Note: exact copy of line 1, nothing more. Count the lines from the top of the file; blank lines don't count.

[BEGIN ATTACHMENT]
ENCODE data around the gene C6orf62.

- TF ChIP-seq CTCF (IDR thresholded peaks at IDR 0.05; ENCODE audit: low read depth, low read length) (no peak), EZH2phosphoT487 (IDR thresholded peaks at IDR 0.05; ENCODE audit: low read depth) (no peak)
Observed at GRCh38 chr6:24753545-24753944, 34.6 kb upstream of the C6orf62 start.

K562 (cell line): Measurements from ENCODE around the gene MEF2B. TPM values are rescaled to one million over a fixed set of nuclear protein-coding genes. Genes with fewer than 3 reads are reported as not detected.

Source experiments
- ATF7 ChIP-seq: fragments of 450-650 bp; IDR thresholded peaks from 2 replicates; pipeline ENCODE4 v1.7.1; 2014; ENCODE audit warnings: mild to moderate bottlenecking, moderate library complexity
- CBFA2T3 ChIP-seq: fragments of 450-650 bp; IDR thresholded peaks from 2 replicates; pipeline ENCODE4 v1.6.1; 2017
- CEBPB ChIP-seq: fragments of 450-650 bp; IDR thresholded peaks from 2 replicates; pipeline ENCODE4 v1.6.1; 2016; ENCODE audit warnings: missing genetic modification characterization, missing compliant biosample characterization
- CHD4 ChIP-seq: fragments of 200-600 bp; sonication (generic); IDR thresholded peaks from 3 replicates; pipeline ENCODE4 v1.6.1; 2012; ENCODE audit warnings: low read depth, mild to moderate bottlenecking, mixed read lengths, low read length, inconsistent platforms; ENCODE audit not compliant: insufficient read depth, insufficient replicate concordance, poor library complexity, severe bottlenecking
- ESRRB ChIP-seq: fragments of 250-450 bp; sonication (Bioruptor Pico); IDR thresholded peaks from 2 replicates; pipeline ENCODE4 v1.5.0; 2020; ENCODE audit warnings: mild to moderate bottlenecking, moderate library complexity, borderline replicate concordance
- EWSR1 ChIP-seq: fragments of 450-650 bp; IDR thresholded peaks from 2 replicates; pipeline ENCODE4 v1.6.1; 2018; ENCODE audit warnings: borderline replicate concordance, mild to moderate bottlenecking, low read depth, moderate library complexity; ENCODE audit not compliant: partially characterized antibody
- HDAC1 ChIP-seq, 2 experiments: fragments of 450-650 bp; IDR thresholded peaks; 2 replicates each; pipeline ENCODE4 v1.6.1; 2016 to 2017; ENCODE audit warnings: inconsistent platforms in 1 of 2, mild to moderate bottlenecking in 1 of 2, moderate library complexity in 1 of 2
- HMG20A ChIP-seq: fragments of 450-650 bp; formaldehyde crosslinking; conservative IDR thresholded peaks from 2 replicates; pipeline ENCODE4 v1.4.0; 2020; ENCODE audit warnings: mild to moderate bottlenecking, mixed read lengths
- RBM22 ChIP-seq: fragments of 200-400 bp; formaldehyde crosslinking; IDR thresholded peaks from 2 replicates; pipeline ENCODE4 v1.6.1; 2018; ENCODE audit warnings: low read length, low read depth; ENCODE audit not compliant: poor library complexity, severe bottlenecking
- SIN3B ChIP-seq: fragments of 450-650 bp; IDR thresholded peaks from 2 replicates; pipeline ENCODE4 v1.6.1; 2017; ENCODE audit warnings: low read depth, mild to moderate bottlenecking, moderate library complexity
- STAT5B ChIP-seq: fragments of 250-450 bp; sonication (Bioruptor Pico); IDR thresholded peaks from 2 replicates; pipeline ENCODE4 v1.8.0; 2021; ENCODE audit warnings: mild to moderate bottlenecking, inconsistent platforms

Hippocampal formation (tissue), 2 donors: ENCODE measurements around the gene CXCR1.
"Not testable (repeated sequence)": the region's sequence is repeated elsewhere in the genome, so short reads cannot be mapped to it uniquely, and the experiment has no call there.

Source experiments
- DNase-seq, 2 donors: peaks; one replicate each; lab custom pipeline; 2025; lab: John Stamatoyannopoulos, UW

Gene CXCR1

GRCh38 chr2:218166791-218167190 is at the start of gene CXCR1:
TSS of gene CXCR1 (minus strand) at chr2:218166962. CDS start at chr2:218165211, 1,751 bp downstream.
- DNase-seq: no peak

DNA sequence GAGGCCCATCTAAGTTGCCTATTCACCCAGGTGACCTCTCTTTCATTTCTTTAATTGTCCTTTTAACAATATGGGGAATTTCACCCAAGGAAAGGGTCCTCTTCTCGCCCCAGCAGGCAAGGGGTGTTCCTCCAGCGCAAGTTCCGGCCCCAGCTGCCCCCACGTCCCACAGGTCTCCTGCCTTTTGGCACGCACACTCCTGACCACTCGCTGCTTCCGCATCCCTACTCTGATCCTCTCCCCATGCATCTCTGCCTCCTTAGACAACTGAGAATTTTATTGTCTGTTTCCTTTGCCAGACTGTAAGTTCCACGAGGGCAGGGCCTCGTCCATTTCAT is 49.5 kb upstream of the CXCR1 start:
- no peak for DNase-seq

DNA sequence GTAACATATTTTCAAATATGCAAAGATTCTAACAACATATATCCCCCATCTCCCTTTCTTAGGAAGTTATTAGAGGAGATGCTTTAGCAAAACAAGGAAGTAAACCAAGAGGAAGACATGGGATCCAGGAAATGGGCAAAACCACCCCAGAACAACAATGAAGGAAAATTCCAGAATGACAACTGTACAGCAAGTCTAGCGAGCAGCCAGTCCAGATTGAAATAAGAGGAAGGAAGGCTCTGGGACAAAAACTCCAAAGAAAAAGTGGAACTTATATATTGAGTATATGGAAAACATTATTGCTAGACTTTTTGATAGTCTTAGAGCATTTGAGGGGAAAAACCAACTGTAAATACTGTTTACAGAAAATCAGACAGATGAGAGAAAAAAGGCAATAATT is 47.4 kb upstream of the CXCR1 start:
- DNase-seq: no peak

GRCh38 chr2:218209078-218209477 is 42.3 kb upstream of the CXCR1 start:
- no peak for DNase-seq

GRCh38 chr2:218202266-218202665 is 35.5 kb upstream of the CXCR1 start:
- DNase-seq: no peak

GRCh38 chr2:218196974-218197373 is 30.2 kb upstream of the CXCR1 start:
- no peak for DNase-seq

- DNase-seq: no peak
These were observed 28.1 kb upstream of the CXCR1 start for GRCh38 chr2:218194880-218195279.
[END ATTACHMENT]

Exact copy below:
ENCODE data around the gene C6orf62.